We live in apocalyptic times, or so the media would have us believe. The future is represented as increasingly dystopian, and the science fiction genre has always depicted the fragility and uncertainty of humanities esteemed position as the planets ruling species. It seems we nurture a nightmarish obsession with being usurped, entertaining futures where we are overtaken by aliens, enslaved by technology or overthrown by genetically enhanced apes. It is interesting to revisit our age old fears of being replaced as the superior species by beings previously perceived as lesser than us. The media bombards us with sensationalised headlines; the economy is crashing, global warming is an inevitable threat and the planet is becoming overpopulated and under resourced. In this chaotic environment we can easily submerge ourselves in a world where the deterioration of mankind gives rise to a new master species, the apes.
We are all familiar with the Planet of the Apes story, whether you were first acquainted with the French novel, written by Pierre Boulle, Franklin J. Schaffners film adaptation, or the more recent, unimpressive venture from Tim Burton. Rupert Wyatt’s adaptation does not fit the continuity of the established series, instead it is a reboot rather than a remake, chronicling the origin of the apes uprising and laying the foundation for a new departure.
Will Rodman (James Franco), works as a scientist at pharmaceutical company Gen-Sys, attempting to concoct a cure for Alzheimer’s by testing a genetically engineered gene therapy on chimp test subjects. The drug mutates the chimpanzees in such a way that it bestows them with increased intelligence. The most exceptional subject, Bright Eyes, violently overtakes a board meeting in which Will is delivering his sales pitch, believing her recently born baby is under threat, thus dashing Will’s hopes of convincing potential investors.
The typically villainous and unscrupulous English boss Steven Jacobs (David Oyelowo) orders chimp handler Robert Franklin (Tyler Labine) to destroy the chimps but he is unable to destroy Bright Eyes son, and so Will raises him in secret. He is aptly named Caesar after the tyrannical and revolutionary roman emperors of Roman history and indicative of his future as a ‘seizer’ of power from his human oppressors, by Wills father Charles (exquisitely portrayed by Nigel Lithgow). Charles is in the first stages of early onset Alzheimer’s, lending Will’s calculated scientific studies a human motivation.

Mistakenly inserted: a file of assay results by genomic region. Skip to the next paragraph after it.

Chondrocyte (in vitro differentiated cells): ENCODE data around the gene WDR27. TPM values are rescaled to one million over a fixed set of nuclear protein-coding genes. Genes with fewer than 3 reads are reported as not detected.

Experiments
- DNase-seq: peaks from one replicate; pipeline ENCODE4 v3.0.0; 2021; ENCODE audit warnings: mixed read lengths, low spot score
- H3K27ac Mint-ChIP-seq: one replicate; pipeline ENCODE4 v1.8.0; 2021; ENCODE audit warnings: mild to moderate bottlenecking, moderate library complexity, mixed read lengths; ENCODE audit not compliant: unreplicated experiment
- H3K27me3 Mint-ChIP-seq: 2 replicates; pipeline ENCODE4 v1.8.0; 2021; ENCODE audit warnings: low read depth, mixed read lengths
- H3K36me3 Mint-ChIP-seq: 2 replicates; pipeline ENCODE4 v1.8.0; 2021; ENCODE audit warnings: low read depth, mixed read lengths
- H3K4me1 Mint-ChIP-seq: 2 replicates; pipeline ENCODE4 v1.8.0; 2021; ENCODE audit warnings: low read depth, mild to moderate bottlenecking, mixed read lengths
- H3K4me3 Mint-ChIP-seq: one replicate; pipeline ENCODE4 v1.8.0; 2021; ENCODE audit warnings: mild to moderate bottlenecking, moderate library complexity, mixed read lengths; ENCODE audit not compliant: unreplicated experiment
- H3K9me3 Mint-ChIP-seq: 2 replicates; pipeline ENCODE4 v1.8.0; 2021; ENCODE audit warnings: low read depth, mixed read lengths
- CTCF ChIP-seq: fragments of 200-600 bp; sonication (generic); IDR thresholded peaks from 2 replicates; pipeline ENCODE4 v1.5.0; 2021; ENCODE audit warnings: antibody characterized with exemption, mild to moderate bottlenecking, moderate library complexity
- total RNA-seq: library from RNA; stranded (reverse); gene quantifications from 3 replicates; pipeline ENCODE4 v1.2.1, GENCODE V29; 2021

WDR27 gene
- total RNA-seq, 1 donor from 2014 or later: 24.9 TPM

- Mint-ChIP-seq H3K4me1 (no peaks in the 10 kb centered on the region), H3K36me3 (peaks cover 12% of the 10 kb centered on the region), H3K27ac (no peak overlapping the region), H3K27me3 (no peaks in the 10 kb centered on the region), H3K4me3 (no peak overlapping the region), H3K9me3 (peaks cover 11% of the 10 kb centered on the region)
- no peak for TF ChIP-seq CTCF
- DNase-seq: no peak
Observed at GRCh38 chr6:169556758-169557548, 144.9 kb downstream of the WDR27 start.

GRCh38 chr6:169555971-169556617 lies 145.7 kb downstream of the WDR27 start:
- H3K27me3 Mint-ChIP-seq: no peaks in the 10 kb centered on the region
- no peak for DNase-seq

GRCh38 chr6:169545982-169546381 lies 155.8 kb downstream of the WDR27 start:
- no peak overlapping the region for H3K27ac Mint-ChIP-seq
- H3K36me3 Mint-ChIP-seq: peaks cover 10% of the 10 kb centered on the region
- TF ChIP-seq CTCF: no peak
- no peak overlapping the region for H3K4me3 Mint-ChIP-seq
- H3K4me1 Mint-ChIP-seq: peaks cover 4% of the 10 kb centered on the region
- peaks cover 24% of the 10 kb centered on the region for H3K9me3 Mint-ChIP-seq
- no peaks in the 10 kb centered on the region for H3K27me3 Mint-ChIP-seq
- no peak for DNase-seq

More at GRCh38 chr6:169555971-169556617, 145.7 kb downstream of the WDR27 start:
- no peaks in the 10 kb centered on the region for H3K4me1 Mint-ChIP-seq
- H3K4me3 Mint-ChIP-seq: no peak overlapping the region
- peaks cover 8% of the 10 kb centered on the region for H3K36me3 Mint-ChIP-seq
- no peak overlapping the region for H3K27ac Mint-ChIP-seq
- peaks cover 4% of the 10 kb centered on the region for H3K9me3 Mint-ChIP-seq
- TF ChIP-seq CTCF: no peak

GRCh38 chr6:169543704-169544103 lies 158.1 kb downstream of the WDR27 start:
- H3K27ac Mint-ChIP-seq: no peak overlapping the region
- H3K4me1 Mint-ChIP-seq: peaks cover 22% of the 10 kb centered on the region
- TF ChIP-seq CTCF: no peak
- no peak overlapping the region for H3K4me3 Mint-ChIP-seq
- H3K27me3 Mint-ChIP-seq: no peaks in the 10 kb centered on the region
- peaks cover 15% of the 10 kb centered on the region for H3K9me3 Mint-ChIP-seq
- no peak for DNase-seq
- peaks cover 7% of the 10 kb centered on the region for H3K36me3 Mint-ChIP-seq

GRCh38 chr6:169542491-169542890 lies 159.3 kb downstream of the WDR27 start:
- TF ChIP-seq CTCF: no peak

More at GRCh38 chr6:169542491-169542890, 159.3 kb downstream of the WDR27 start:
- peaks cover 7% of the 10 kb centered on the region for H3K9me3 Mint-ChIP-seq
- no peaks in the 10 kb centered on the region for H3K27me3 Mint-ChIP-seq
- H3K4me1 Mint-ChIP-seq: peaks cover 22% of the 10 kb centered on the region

Caesar flourishes under the two men’s care, but eventually outgrows his suburban life and begins to stick out like a sore thumb amongst the more conventional inhabitants, particularly next door neighbour Hunsiker (David Hewlett). Caesar has a hard time reconciling his animalistic, territorial nature with the human world he must inhabit and the human terms he must abide by. When protecting a disoriented Charles from the onslaught of Hunsiker, Caesar reacts violently, and is confused by the disdain, fear and shock of onlookers. He is separated from Will, the only father he has known, and forced to stay at the San Bruno Primates Sanctuary, owned by John Landon (Brian Cox) and overseen by his cruel son Dodge (Harry Potter’s nihilistic Tom Felton), who faced with no prospects and no future, has become desensitized to the marvellous animals in his care and inflicts upon them a torturous and tormenting day to day existence. Beginning to perceive himself as a pet, prize and prisoner, Caesar is abused not only by humans but by his fellow apes, although he does develop a friendship with Maurice, a former circus orang-utan who communicates with him using sign language.